Quite clearly the hue of the season, much Green was seen in the otherwise gray horizon of the last year-the green bill may have withered, but in sharp contrast green medicine, green gold green fuel, green food was quite the buzz and trendsetter of times to come.
I quite perceive this as going back to basics, a bid to derive strength from within and around; to wade through what was a challenging year in more ways than one, to rely on traditional ways of living and being. …’from the tech back to the tree’ if I may say so!
India has been rated as one of the most resilient of economies drawing from its innate strengths and resources amidst this all. One has also seen the country building on its green strengths, more particularly in its TK /TM drive.
The National Knowledge Commission unveiled its ambitious agenda towards fostering the indigenous med industry, policy debates/ legislations and sui generis TK legislations feature in mainstream debates, and infrastructure building initiatives is at an all time high.
Interesting business trends signal the emergence of sunrise industries that seek to capitalize on green India’s’ reserves of ethno botanicals.
The Pharma Industry is waking up to the huge potential of the natural drugs that is considered to be the next gen pharma minefield. Both natural block buster essential drugs and the neutraceutical drug segment look to be promising revenue grosser for the country
The global nutraceuticals market, comprising two principal segments — dietary supplements and functional foods — is poised to grow at a compounded annual growth rate (CAGR) of 6.1 per cent during 2000-2010. Sales of nutraceuticals are projected to reach $187.4 billion by 2010 against an estimated $155.9 billion in 2007.
Natural drugs, especially of plant origin, are expected to play a major role in the healthcare program in the 21st century
“The revival of interest in plant-based drugs and other herbal products is mainly because of the widespread belief that ‘green medicine’ is healthier than the synthetic products,” said veteran scientist P Pushpangadan in a paper titled ‘Health Food and Neutraceutical – Traditional Wisdom’.
The preference for green food and medicine has resulted in the rapid growth of plant-based drugs, pharmaceuticals, nutraceuticals, functional foods and even cosmaceuticals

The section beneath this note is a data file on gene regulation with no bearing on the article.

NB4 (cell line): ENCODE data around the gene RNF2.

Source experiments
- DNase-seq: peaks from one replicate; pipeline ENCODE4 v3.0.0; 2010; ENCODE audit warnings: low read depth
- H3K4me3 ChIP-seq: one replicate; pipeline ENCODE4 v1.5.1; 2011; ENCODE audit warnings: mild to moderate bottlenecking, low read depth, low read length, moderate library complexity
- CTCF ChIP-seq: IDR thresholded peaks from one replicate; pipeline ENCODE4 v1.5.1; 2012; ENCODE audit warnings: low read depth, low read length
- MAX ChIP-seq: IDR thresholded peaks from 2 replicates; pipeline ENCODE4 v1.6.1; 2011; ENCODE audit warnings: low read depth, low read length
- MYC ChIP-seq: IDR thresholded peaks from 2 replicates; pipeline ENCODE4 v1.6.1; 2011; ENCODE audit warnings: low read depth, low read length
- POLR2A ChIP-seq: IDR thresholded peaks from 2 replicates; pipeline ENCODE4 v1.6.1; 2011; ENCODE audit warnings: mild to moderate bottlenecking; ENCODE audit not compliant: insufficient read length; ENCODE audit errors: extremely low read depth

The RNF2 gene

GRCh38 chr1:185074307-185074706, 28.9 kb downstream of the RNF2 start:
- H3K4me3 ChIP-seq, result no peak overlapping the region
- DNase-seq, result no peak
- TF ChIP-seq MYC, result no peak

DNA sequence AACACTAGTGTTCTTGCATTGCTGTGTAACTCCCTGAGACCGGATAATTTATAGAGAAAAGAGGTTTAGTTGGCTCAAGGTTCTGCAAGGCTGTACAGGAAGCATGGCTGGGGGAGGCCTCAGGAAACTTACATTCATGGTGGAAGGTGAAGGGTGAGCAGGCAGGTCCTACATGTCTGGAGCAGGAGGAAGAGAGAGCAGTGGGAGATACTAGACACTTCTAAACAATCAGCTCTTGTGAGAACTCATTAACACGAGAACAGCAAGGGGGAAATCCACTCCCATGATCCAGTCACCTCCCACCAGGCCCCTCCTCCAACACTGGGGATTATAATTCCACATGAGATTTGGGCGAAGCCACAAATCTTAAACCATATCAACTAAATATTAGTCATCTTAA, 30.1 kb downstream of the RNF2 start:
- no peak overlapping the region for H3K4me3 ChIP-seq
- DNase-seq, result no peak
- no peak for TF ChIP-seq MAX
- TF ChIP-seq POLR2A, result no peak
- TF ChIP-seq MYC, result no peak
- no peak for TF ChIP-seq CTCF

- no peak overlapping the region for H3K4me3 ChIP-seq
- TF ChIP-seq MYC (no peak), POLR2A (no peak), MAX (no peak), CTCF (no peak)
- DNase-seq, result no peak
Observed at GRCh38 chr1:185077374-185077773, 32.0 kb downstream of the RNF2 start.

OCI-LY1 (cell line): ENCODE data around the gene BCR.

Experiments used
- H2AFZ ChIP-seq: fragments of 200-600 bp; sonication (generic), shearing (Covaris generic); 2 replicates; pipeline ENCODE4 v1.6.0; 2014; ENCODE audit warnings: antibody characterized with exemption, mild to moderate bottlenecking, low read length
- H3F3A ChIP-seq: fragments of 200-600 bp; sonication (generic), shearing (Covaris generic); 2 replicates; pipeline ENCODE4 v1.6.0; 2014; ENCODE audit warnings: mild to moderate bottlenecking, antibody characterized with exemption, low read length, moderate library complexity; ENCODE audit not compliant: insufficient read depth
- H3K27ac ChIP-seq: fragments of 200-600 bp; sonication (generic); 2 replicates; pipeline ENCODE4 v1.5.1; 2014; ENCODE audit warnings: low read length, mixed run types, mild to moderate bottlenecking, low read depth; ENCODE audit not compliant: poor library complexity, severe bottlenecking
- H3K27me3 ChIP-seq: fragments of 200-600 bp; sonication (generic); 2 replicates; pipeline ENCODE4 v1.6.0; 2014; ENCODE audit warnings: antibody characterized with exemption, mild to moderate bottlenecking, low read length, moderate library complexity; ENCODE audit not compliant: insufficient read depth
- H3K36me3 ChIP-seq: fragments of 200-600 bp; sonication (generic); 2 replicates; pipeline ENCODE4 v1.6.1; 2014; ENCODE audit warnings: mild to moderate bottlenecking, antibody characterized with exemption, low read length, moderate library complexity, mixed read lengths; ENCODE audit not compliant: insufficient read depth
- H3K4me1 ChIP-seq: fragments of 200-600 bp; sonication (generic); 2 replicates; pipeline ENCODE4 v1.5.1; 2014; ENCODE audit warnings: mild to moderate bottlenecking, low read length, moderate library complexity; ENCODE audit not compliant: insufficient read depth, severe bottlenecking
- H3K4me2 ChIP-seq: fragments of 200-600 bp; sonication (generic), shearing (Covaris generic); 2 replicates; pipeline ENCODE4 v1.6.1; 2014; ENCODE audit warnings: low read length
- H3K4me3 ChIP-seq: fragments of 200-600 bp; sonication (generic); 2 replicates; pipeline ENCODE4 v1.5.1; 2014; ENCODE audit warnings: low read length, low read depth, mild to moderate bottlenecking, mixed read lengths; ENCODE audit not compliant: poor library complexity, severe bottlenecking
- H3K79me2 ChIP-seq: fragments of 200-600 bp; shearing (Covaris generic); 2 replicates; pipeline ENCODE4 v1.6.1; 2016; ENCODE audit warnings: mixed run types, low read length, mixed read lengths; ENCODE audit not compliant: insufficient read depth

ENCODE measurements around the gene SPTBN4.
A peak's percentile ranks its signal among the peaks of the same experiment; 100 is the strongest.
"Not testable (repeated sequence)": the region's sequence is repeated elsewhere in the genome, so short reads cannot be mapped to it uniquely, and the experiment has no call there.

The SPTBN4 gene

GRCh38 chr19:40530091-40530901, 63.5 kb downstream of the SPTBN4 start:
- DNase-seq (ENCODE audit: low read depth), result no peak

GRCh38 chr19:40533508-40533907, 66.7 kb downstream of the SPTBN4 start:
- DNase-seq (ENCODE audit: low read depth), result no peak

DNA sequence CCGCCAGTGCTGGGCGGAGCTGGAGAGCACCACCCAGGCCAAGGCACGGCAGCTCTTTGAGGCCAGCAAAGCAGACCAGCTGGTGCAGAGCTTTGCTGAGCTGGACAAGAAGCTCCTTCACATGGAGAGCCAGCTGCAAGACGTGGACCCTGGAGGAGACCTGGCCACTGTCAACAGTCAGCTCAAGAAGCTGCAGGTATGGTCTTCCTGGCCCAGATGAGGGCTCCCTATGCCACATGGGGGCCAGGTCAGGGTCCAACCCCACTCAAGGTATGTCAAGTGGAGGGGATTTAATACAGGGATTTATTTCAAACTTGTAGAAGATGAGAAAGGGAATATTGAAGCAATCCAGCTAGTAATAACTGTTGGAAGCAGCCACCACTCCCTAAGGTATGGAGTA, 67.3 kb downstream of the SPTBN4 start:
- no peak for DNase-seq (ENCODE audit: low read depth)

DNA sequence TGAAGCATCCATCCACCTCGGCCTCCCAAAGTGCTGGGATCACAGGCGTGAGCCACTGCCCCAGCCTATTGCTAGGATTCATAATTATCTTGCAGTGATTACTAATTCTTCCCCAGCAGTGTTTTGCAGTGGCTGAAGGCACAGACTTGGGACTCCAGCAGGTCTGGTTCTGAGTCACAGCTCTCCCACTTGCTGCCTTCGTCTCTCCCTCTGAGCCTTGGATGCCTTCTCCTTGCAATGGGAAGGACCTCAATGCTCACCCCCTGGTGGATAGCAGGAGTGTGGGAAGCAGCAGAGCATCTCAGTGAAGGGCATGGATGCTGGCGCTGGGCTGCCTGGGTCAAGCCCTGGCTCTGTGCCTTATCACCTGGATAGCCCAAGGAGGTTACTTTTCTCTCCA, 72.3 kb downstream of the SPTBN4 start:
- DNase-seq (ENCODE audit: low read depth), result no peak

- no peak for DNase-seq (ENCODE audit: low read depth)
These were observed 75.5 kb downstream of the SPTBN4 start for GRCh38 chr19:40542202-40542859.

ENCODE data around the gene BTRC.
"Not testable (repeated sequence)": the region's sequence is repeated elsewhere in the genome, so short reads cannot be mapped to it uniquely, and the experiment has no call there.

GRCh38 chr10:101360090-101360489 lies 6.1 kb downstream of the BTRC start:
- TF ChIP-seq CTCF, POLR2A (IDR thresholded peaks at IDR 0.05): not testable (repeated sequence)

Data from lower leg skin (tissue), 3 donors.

A few months back I was prescribed Ashawagndha supplements by my Ayurvedcic practitioner. Not knowing what it was I set out to do my own little homework. On discovering that Ashwagandha is the innocuous Indian Cherry touted to be the Indian Ginseng and a potent stress buster, I was reveling in the wonders of Indian medicine, when I chanced upon this information that took me by surprise.
The USPTO and the JPO had generously doled out patents for this herb which was so explicitly labeled as the Indian Ginseng. The Company Natreon that held the patent was incidentally having a field day exploiting not only the Ashwagandha but other precious Indian herbs the Amla (Indian Gooseberry)the Shilajit et al.
A press release on the company website states that ‘Natreon’ plans to take the functional extracts to Asia, came across as too much of a paradox. Effectively what this means, is that having learnt of the medicinal properties of these herbs from our indigenous medicinal system that’s about 5000 years old, they plan to resourcefully re-label them as functional foods and resell it in the Asian markets. I am tempted to quip’ that this akin to selling peanuts to the monkey itself’ Is anyone talking of benefit sharing and TK here at all !
Delving deeper, I learnt that a slew of patents for had been granted to a wide variety of Indian botanicals ranging from the Karela, Jamun (for its anti-diabetic properties), ginger, and the bitter gourd as early as 2001.
The Neem, Haldi, Basmati saga pales in comparison. The ravages on the Indian flora apparently were more rampant than what has been perceived.
A lone crusader Vandana Shiva attempted to counter this menace in court then, albeit inconclusively .Merits serious questioning if these PILs’ need to be brought out of the dusty archives of the court houses and taken to the forefront, given the fact that India is keen on promoting its TK image in the international market place.
International Courts too tend to favor the vigilant stakeholder .As Shamnad rightly pointed out in his interview a reactive strategy may just not suffice to nurture or insulate our TK.A pre-emptive strategy seems to be more the need of the hour.
Drawing from an international case study on canalsing TK wealth back to its origins, the Hoodia of South Africa is an illuminating example for our learning.. The Hoodia shrub of South Africa has been traditionally used by the Bushmen of Africa for its hunger reducing properties.
Companies like Unilever and Phytopharm who tried to tap into its health related benefits and commercialize it were negotiated into signing tight benefit sharing agreements India’s’ TKDL has worked to lend credibility to India’s’ TK. Its time next to commence an initiative linked to the TKDL that provides for the creation of a TK fund and a TK watchdog before India’s’ biodiversity, TK wealth / knowledge runs dry and the green turns arid.